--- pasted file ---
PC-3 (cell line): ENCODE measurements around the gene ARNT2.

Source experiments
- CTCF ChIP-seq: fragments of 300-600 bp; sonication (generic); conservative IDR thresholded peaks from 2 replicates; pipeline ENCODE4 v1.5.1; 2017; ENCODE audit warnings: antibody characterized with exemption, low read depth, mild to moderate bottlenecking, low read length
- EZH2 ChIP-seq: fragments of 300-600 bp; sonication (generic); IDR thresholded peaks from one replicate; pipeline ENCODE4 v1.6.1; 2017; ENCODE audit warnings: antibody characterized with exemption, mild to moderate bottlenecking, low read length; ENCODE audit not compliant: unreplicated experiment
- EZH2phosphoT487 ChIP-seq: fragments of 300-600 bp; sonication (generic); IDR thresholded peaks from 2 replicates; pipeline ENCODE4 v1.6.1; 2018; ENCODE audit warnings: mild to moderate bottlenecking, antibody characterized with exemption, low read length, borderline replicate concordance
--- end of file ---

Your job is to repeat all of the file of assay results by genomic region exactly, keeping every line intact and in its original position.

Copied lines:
PC-3 (cell line): ENCODE measurements around the gene ARNT2.

Source experiments
- CTCF ChIP-seq: fragments of 300-600 bp; sonication (generic); conservative IDR thresholded peaks from 2 replicates; pipeline ENCODE4 v1.5.1; 2017; ENCODE audit warnings: antibody characterized with exemption, low read depth, mild to moderate bottlenecking, low read length
- EZH2 ChIP-seq: fragments of 300-600 bp; sonication (generic); IDR thresholded peaks from one replicate; pipeline ENCODE4 v1.6.1; 2017; ENCODE audit warnings: antibody characterized with exemption, mild to moderate bottlenecking, low read length; ENCODE audit not compliant: unreplicated experiment
- EZH2phosphoT487 ChIP-seq: fragments of 300-600 bp; sonication (generic); IDR thresholded peaks from 2 replicates; pipeline ENCODE4 v1.6.1; 2018; ENCODE audit warnings: mild to moderate bottlenecking, antibody characterized with exemption, low read length, borderline replicate concordance